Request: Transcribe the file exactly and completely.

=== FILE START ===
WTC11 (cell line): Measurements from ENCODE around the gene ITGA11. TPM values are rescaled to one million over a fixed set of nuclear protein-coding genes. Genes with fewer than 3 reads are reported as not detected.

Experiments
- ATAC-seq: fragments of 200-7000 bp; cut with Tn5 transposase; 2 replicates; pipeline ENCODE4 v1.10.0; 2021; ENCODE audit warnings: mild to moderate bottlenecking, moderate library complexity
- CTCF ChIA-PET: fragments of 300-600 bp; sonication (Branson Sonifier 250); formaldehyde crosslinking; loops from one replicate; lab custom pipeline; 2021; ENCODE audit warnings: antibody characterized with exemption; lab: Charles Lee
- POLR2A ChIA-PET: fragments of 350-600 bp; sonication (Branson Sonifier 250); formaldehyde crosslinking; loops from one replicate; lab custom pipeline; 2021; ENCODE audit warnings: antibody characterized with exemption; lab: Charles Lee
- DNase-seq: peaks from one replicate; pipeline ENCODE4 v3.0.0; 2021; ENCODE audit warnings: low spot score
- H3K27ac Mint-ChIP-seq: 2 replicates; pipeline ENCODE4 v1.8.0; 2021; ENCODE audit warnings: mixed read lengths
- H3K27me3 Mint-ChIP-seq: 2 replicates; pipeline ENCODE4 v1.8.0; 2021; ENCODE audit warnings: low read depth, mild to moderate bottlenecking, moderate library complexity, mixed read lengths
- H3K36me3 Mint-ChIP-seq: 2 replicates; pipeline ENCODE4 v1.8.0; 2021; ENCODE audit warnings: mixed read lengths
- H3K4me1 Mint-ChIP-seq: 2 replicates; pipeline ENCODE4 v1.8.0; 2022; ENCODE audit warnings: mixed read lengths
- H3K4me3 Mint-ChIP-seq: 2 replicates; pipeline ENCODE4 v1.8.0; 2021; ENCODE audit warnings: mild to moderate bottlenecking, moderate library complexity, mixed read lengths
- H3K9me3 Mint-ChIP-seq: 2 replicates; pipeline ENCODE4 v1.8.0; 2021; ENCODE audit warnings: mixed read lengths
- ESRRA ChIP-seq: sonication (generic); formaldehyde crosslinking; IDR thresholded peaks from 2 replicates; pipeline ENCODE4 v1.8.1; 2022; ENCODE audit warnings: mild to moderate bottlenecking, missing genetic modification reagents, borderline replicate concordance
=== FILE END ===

WTC11 (cell line): Measurements from ENCODE around the gene ITGA11. TPM values are rescaled to one million over a fixed set of nuclear protein-coding genes. Genes with fewer than 3 reads are reported as not detected.

Experiments
- ATAC-seq: fragments of 200-7000 bp; cut with Tn5 transposase; 2 replicates; pipeline ENCODE4 v1.10.0; 2021; ENCODE audit warnings: mild to moderate bottlenecking, moderate library complexity
- CTCF ChIA-PET: fragments of 300-600 bp; sonication (Branson Sonifier 250); formaldehyde crosslinking; loops from one replicate; lab custom pipeline; 2021; ENCODE audit warnings: antibody characterized with exemption; lab: Charles Lee
- POLR2A ChIA-PET: fragments of 350-600 bp; sonication (Branson Sonifier 250); formaldehyde crosslinking; loops from one replicate; lab custom pipeline; 2021; ENCODE audit warnings: antibody characterized with exemption; lab: Charles Lee
- DNase-seq: peaks from one replicate; pipeline ENCODE4 v3.0.0; 2021; ENCODE audit warnings: low spot score
- H3K27ac Mint-ChIP-seq: 2 replicates; pipeline ENCODE4 v1.8.0; 2021; ENCODE audit warnings: mixed read lengths
- H3K27me3 Mint-ChIP-seq: 2 replicates; pipeline ENCODE4 v1.8.0; 2021; ENCODE audit warnings: low read depth, mild to moderate bottlenecking, moderate library complexity, mixed read lengths
- H3K36me3 Mint-ChIP-seq: 2 replicates; pipeline ENCODE4 v1.8.0; 2021; ENCODE audit warnings: mixed read lengths
- H3K4me1 Mint-ChIP-seq: 2 replicates; pipeline ENCODE4 v1.8.0; 2022; ENCODE audit warnings: mixed read lengths
- H3K4me3 Mint-ChIP-seq: 2 replicates; pipeline ENCODE4 v1.8.0; 2021; ENCODE audit warnings: mild to moderate bottlenecking, moderate library complexity, mixed read lengths
- H3K9me3 Mint-ChIP-seq: 2 replicates; pipeline ENCODE4 v1.8.0; 2021; ENCODE audit warnings: mixed read lengths
- ESRRA ChIP-seq: sonication (generic); formaldehyde crosslinking; IDR thresholded peaks from 2 replicates; pipeline ENCODE4 v1.8.1; 2022; ENCODE audit warnings: mild to moderate bottlenecking, missing genetic modification reagents, borderline replicate concordance